Experts explain how these products, which are proven effective in treating separation anxiety, actually work. Plus, learn about all the different options available to you, including sprays, plug-in diffusers, wipes, and collars.

By Roxanna Coldiron
June 30, 2020
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Black and white striped cat sleeping
Credit: Thomas Hertwig / EyeEm / Getty Images

It's important to you that your pets lead healthier, happier lives. Whether you want veterinary advice, behavioral insight, or the best-in-market pet essentials that make every day more joyful, for both you and your cat or dog, The Well-Balanced Pet offers practical tips you can use.

We've all been there: Our pet needs to go to the veterinarian or has to go on a long car ride, but she is nervous and stressed from the experience. Pheromone-mimicking products are often prescribed as a way to calm our pets when an unexpected or confusing change occurs in their lives. So, how do pheromones work in calming our pets under stressful circumstances?

What Are Pheromones?

First, it helps to understand what pheromones actually are. "Pheromones are natural chemicals that act as a method of communication between members of a specific species," explains Heidi Cooley, DVM, Banfield Pet Hospital. Most living creatures, including humans, produce pheromones. Even some plants give off pheromones in their environment. When it comes to our pets, we can use pheromones to help them to feel safer in unfamiliar situations. "Pet pheromone products aim to mimic natural pheromones in efforts to relieve anxiety and calm pets," Dr. Cooley says. "The most common and useful pheromone products that calm pets are appeasing pheromone products, which help mimic the pheromones released by nursing."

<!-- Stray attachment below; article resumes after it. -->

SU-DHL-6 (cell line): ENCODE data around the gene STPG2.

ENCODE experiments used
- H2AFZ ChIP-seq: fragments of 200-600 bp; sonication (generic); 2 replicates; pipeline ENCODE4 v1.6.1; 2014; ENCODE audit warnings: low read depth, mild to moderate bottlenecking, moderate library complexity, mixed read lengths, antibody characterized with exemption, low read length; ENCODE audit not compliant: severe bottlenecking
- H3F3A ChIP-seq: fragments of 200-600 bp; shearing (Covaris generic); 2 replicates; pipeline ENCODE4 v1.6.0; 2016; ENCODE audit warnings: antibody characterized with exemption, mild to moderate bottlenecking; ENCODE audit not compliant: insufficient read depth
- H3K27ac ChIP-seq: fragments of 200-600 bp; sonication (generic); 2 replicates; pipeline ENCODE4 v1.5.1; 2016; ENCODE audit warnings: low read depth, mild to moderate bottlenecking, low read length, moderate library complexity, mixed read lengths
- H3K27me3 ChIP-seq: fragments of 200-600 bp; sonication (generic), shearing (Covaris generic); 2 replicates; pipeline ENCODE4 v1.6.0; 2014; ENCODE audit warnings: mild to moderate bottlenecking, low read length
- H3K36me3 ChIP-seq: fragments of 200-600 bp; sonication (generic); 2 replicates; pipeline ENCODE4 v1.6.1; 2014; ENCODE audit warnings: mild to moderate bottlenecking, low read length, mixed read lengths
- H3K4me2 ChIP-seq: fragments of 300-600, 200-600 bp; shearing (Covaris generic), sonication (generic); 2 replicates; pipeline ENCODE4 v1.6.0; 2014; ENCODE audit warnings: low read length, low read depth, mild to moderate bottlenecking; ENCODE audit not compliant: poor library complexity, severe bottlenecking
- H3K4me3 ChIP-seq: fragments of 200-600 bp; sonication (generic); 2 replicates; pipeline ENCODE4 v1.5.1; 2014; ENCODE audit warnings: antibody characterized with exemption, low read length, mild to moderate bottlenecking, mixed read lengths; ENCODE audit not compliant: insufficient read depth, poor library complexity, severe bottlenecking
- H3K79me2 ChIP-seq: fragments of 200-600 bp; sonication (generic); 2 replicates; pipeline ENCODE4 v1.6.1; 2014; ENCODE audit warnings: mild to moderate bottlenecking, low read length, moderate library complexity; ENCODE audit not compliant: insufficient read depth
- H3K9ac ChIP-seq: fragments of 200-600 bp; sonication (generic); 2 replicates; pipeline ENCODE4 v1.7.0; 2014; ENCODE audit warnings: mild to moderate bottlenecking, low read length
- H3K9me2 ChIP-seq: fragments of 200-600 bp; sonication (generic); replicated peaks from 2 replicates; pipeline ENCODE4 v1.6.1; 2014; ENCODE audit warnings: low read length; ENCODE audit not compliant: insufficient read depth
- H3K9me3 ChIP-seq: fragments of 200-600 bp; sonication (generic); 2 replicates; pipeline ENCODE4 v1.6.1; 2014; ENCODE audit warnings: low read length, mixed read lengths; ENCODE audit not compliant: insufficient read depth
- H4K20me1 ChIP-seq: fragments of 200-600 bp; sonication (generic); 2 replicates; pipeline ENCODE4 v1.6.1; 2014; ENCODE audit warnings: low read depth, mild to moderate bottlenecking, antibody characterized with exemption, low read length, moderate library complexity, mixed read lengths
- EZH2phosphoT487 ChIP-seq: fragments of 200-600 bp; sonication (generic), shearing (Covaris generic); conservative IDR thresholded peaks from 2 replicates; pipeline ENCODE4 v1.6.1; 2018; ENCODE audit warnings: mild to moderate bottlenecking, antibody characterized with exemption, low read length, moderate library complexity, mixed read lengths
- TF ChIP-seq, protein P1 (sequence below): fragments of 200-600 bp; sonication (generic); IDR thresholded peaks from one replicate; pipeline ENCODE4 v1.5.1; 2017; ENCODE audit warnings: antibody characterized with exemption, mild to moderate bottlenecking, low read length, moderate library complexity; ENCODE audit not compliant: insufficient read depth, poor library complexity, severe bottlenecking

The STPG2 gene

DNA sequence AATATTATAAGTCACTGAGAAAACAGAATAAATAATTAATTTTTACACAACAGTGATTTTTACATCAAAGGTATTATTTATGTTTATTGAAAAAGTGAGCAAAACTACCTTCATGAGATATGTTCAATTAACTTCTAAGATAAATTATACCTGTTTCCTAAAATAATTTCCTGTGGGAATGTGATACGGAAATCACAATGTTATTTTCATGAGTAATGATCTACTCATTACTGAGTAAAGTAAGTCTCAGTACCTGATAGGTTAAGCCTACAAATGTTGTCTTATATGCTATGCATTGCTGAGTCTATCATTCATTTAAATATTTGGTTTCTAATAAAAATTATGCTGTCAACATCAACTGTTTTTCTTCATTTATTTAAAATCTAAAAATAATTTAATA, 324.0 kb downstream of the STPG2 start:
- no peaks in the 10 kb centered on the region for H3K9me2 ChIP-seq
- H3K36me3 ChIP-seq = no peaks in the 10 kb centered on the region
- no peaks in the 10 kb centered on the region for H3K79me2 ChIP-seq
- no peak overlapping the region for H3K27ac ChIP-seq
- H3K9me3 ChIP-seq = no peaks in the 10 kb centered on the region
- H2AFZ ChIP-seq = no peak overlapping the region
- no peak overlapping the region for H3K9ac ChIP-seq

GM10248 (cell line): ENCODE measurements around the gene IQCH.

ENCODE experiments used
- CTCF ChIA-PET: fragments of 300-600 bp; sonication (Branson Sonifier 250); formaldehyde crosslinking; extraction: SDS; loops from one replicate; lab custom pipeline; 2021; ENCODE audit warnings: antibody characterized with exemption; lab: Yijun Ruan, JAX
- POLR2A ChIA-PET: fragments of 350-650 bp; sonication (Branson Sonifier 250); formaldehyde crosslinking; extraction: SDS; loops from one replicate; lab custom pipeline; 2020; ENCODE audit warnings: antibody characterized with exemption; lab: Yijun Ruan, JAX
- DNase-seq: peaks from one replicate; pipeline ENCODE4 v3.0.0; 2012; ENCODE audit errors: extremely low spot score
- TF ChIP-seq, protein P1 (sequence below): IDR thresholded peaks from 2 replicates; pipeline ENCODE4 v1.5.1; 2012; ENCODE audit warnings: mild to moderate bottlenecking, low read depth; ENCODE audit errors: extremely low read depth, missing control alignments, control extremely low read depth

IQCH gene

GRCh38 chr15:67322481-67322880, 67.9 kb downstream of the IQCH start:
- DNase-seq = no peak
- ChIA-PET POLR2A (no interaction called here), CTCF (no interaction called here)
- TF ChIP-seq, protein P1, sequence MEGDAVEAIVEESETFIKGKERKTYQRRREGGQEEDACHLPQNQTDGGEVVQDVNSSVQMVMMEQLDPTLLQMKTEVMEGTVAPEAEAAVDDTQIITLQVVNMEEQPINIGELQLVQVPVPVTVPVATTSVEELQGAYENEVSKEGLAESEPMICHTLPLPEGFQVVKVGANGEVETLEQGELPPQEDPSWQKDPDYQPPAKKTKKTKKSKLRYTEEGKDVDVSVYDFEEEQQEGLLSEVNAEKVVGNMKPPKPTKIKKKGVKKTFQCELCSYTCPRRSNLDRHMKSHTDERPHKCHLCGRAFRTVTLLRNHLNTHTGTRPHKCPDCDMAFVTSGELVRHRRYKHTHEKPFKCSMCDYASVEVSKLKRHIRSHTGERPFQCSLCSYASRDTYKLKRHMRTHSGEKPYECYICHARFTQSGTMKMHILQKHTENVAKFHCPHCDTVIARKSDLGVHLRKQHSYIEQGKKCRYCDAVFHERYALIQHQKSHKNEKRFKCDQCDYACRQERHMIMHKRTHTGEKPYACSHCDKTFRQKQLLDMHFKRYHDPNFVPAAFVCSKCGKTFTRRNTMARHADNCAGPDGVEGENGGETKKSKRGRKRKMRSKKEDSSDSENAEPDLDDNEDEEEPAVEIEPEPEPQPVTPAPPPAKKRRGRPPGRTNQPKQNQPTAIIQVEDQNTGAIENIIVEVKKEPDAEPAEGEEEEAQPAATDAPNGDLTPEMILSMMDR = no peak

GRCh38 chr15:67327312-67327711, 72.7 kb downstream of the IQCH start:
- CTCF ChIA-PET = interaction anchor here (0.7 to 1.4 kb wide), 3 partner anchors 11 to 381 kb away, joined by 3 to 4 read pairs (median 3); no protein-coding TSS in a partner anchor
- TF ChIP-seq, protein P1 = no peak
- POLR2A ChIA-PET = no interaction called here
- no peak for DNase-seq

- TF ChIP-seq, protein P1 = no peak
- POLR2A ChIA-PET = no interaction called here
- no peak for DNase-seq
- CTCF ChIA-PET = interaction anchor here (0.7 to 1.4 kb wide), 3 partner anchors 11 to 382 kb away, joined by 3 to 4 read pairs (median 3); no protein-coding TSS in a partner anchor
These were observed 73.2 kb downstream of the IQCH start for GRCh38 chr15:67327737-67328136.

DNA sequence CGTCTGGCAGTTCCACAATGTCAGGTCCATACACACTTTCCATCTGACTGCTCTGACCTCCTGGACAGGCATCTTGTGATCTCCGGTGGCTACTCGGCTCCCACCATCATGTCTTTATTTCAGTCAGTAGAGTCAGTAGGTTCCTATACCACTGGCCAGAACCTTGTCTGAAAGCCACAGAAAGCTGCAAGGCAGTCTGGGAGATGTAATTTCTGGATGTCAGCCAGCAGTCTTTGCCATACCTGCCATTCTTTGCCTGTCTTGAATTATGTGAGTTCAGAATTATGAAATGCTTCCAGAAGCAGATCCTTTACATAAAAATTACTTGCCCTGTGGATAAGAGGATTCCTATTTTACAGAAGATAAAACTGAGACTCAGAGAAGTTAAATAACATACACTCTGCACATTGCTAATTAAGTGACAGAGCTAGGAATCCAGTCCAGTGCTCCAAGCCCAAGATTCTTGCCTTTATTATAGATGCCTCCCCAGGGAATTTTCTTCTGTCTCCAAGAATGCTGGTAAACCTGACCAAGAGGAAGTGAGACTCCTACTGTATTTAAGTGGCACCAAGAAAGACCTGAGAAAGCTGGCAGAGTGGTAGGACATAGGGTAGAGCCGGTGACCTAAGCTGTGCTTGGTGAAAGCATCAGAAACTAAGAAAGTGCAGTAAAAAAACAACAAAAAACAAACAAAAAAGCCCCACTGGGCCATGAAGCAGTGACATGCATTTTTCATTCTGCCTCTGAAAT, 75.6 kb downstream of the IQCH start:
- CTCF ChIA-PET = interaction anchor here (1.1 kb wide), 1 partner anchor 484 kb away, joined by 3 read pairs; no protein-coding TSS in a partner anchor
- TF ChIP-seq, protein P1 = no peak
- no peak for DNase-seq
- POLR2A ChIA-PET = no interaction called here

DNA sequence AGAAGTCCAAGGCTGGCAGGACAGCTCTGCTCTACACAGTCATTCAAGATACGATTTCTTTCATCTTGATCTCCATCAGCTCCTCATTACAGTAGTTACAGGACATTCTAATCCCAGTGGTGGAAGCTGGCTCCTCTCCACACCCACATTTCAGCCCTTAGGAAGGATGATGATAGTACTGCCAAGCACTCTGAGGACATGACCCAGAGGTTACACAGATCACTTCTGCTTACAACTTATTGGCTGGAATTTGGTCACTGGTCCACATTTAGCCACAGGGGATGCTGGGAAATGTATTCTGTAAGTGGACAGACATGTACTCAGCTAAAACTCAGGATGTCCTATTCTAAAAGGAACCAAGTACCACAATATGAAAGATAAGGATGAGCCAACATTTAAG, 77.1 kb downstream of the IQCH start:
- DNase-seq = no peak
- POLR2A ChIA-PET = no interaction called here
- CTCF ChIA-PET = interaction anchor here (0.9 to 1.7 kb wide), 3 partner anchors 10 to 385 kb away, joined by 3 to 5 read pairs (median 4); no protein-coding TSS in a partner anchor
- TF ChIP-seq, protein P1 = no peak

When and How to Use Them for Your Pet

These pheromones remind the animals of the comfort of their mother. It is instinctual. A dog-specific appeasing pheromone concoction works to ease fear and anxiety in puppies, explains Dr. Cooley. Cat-specific appeasing pheromones, on the other hand, are often used to manage aggression and stress. Veterinarians often recommend using a cat pheromone product when introducing a new cat to a household that already has established cats. Because pheromones act on body chemistry, what works for one animal might not work for another. "It's important to note that pheromones can affect each pet differently," Dr. Cooley says. "It's essential that you partner with your veterinarian to assess the safest and most effective treatment options for your pet."

There are multiple options for pheromones, and how they can be delivered may affect their effectiveness on your pet. "Pheromone pet products are available for both cats and dogs and come in various forms, including diffusers, sprays, wipes, and collars," explains Dr. Cooley. "Make sure you choose the proper delivery method that best suits your environment and pet. For example, if your pet spends a lot of time outside, a collar and diffuser may be the best option."

When determining a treatment plan for your pet, you should always consult with your veterinarian. You will also want to monitor your pet for any adverse effects to the pheromone product. That's why it's also important to read the instructions and pay attention to any warnings or potential side effects listed on the product. Another thing to keep in mind is that even the most potent pheromones are not likely to produce immediate results. "It may take multiple exposures to the pheromone to achieve desired effects," says Dr. Cooley. You could use the pheromones in addition to any training or treatments that you are already doing at the recommendation of your veterinarian. It can become part of a comprehensive plan for ensuring that your animal feels safe and calm.

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